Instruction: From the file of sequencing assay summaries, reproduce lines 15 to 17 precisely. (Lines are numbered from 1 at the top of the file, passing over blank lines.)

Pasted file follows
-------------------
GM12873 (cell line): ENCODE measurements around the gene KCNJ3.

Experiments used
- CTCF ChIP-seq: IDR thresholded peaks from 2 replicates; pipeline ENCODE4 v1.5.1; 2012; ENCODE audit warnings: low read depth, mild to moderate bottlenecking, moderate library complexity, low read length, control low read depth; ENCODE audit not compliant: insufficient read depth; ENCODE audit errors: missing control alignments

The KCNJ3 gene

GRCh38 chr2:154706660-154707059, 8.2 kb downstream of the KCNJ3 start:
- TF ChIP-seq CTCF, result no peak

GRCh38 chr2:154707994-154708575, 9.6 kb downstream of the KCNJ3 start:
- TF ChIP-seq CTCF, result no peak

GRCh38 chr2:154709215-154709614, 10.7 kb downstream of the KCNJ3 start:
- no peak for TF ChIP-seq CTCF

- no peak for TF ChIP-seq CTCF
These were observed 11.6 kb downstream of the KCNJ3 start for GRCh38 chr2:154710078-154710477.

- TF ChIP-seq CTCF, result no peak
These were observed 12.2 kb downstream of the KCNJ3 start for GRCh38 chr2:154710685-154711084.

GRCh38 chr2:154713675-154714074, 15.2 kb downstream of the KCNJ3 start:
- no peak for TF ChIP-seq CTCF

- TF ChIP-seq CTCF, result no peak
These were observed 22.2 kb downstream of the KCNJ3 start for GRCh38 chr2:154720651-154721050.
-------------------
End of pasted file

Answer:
GRCh38 chr2:154713675-154714074, 15.2 kb downstream of the KCNJ3 start:
- no peak for TF ChIP-seq CTCF

- TF ChIP-seq CTCF, result no peak